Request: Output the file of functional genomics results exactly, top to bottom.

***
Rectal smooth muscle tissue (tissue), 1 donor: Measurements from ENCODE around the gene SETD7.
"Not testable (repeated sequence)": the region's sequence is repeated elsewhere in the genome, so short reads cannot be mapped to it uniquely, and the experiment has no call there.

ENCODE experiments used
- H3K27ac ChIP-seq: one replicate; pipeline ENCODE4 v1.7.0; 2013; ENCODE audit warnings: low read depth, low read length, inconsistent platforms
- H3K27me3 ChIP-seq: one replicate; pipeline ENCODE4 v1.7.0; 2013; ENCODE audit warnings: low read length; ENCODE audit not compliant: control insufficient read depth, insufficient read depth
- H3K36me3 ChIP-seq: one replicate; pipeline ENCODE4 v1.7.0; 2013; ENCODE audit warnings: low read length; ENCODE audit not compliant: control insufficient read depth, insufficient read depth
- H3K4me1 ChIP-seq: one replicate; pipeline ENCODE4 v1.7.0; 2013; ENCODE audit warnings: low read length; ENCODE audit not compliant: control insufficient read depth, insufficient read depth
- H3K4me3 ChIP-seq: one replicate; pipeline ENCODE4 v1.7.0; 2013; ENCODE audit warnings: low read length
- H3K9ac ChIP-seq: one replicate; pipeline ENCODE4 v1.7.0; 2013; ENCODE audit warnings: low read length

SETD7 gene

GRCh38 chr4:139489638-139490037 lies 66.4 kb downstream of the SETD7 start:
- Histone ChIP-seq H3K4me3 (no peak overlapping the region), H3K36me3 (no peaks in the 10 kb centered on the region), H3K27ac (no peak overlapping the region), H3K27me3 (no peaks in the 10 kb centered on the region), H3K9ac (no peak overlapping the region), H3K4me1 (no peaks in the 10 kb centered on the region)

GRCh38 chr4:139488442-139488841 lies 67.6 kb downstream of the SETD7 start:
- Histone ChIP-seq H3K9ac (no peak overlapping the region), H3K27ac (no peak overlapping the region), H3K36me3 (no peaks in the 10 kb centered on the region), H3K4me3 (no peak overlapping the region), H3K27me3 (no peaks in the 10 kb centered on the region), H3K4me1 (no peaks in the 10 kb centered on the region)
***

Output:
Rectal smooth muscle tissue (tissue), 1 donor: Measurements from ENCODE around the gene SETD7.
"Not testable (repeated sequence)": the region's sequence is repeated elsewhere in the genome, so short reads cannot be mapped to it uniquely, and the experiment has no call there.

ENCODE experiments used
- H3K27ac ChIP-seq: one replicate; pipeline ENCODE4 v1.7.0; 2013; ENCODE audit warnings: low read depth, low read length, inconsistent platforms
- H3K27me3 ChIP-seq: one replicate; pipeline ENCODE4 v1.7.0; 2013; ENCODE audit warnings: low read length; ENCODE audit not compliant: control insufficient read depth, insufficient read depth
- H3K36me3 ChIP-seq: one replicate; pipeline ENCODE4 v1.7.0; 2013; ENCODE audit warnings: low read length; ENCODE audit not compliant: control insufficient read depth, insufficient read depth
- H3K4me1 ChIP-seq: one replicate; pipeline ENCODE4 v1.7.0; 2013; ENCODE audit warnings: low read length; ENCODE audit not compliant: control insufficient read depth, insufficient read depth
- H3K4me3 ChIP-seq: one replicate; pipeline ENCODE4 v1.7.0; 2013; ENCODE audit warnings: low read length
- H3K9ac ChIP-seq: one replicate; pipeline ENCODE4 v1.7.0; 2013; ENCODE audit warnings: low read length

SETD7 gene

GRCh38 chr4:139489638-139490037 lies 66.4 kb downstream of the SETD7 start:
- Histone ChIP-seq H3K4me3 (no peak overlapping the region), H3K36me3 (no peaks in the 10 kb centered on the region), H3K27ac (no peak overlapping the region), H3K27me3 (no peaks in the 10 kb centered on the region), H3K9ac (no peak overlapping the region), H3K4me1 (no peaks in the 10 kb centered on the region)

GRCh38 chr4:139488442-139488841 lies 67.6 kb downstream of the SETD7 start:
- Histone ChIP-seq H3K9ac (no peak overlapping the region), H3K27ac (no peak overlapping the region), H3K36me3 (no peaks in the 10 kb centered on the region), H3K4me3 (no peak overlapping the region), H3K27me3 (no peaks in the 10 kb centered on the region), H3K4me1 (no peaks in the 10 kb centered on the region)